Book Review: Within by Keith Deininger

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25486840Title: Within

Author: Keith Deininger

Genre: Horror, Dark Fiction

Age Group: Adult (18+)

Rating: 4 stars

Purchase: Amazon

Review copy provided by the publisher in exchange for an honest review.

Something’s wrong in the eclectic mountain town of Mesa Rapids. Something’s always been wrong. Sometimes its citizens behave in strange ways—sometimes to the point of violence…

When the wealthy and enigmatic art collector Harold Klimt moves into the long dilapidated house known as the Upshaw Mansion, most don’t think twice about it. But when Mr. Klimt begins to throw lavish parties for the town’s elite, Colin Thorne—a young, aspiring artist still grieving over the recent death of his childhood friend—sneaks inside the house to explore, suspicious something’s wrong.

What he finds are the buried secrets of a town with a troubled history and something else…a plane of horror so vast that it threatens to alter reality.

Soon after that, Mr. Klimt offers Colin a job—painting a mural in the basement of the Upshaw Mansion. As Colin becomes more and more obsessed with the dark vision he is creating, the horror begins to bubble to the surface of not only his psyche, but the entire town.

If there was ever a book that deserved to be called a mash-up between Salem’s Lot and The Shining (two of the finest horror books out there, if you ask me), then it would be Within. The book mixes a haunted house trope with the haunted town trope, and it has the same creepy atmosphere of both aforementioned books. Keith Deininger successfully mixes reality with nightmare in a bizarre, twisted book that will haunt you long after.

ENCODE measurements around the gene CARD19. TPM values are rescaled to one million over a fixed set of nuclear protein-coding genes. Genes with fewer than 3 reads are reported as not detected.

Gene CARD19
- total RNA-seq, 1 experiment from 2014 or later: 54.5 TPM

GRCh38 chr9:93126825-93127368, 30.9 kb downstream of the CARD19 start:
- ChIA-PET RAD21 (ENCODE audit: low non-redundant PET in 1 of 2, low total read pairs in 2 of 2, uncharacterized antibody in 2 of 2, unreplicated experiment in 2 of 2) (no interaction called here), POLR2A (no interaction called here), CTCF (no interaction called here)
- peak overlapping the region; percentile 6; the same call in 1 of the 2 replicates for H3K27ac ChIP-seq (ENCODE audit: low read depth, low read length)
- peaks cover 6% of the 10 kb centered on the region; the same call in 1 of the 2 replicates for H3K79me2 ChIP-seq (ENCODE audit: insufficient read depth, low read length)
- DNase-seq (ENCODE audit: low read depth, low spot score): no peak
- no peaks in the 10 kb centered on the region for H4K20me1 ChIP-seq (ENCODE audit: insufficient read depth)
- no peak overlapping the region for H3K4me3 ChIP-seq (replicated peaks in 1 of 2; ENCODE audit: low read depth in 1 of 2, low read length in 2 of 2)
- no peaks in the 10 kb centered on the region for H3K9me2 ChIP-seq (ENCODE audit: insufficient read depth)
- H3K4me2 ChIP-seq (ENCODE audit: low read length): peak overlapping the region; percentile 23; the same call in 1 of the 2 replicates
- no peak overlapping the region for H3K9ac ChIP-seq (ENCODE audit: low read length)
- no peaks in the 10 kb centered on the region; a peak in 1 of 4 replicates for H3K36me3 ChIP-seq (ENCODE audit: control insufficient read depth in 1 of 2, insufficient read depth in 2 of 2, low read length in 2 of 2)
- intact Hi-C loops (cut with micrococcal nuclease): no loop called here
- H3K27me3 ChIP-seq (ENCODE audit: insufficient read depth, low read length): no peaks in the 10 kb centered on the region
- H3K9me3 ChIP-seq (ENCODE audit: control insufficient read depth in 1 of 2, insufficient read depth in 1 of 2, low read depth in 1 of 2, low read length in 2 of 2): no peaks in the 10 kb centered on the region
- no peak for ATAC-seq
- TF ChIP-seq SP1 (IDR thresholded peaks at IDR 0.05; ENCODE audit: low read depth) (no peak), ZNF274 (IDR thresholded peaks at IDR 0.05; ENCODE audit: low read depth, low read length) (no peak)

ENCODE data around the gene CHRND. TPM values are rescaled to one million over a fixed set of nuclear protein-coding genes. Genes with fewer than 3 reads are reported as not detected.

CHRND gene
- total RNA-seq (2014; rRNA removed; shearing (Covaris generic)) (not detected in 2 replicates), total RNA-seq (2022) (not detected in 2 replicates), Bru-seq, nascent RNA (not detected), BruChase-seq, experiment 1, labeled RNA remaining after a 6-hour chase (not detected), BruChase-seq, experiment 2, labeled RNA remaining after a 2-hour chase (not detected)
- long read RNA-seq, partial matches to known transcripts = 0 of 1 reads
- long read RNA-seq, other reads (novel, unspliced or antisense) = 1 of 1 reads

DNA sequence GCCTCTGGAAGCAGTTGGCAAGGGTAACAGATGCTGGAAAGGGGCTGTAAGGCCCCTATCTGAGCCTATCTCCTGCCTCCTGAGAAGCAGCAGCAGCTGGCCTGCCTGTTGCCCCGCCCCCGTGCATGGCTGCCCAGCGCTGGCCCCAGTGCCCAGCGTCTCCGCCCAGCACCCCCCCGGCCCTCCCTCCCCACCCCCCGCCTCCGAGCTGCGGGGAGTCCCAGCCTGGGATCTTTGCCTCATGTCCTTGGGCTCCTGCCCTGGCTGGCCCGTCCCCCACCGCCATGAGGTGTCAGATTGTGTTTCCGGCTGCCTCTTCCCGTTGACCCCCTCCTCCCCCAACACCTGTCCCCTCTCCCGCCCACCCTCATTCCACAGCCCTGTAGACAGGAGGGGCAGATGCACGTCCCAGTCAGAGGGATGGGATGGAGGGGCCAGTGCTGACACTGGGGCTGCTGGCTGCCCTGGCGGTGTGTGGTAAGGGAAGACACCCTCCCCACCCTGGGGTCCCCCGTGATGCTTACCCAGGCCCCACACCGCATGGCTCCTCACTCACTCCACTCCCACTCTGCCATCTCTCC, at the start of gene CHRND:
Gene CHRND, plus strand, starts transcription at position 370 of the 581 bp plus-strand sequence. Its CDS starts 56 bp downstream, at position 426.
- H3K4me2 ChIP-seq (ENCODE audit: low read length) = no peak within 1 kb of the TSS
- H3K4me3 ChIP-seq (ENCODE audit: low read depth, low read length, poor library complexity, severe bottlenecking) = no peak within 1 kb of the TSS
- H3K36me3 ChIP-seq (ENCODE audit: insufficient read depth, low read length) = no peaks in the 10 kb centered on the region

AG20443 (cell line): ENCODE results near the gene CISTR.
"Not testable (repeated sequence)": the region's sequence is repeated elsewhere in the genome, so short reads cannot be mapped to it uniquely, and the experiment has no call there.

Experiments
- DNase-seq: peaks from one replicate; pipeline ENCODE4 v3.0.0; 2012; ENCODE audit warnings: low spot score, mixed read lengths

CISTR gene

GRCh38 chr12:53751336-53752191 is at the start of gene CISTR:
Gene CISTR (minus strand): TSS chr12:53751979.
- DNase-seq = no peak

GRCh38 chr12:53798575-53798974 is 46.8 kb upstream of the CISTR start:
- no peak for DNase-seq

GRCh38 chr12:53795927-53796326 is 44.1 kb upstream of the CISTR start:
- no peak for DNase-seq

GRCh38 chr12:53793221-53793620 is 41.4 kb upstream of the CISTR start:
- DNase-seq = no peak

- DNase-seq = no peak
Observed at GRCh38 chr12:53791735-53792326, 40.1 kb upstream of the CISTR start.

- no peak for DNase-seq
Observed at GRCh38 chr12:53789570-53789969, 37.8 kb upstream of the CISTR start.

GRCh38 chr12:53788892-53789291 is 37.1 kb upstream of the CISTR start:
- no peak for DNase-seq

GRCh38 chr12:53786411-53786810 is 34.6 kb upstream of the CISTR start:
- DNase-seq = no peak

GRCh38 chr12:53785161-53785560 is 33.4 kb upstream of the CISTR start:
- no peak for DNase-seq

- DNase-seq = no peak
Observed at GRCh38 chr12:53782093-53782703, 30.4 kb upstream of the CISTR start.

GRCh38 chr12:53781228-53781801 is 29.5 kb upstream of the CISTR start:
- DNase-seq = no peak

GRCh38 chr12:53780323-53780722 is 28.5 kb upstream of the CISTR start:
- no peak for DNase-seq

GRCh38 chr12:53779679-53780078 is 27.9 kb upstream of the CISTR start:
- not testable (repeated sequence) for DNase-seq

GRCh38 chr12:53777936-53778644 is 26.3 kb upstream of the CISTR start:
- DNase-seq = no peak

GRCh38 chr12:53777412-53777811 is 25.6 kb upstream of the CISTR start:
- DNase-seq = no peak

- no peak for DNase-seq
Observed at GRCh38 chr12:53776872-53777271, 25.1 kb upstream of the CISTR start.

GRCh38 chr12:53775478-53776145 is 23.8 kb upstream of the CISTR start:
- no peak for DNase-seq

Mesa Rapids is no ordinary town. THe inhabitants have always known, but things got way worse after the wealthy art collector Harold Klimt moves into the Upshaw Mansion, a house that stayed without occupants for far longer than is normal. When Klimt starts throwing ravish parties in the style of The Great Gatsby. Just like Gatsby, Klimt is a mysterious figure, but he’s of a far more sinister kind.

Colin Thorne is a young, aspiring artist who Klimt offers a job: to paint a mural in the basement of the Upshaw Mansion. But as Colin grows more and more obsessed with the painting, the horror that envelops his psyche transcends into the town.

The author does an admirable job painting the characters. Even Klimt feels like a real person rathe than a character in a book. The town itself is so real it feels like a character too, and its descend into madness is beautifully depicted.

However, the book leaves a lot of questions unanswered and whereas I don’t mind an open ending in horror books, I do like my books to have at least some kind of closure on the most important topics, which was lacking here. Too many issues remained unresolved.

Despite that though, the book delivers a haunting tale of madness and nightmares, which I’d recommend for fans of atmospheric horror.

Comments

  1. This looks SO good! (and it’s kind of perfect for why I’m here today…) I hadn’t heard of this one but it sounds like it’s right up my alley. I hate unanswered questions, but it sounds like a worthwhile read anyway. Great review!

    I just wanted to let you know that the Horror Reading Challenge second quarter update & giveaway has been posted! I hope you’ll come by and say hi!

    Tracy @ Cornerfolds

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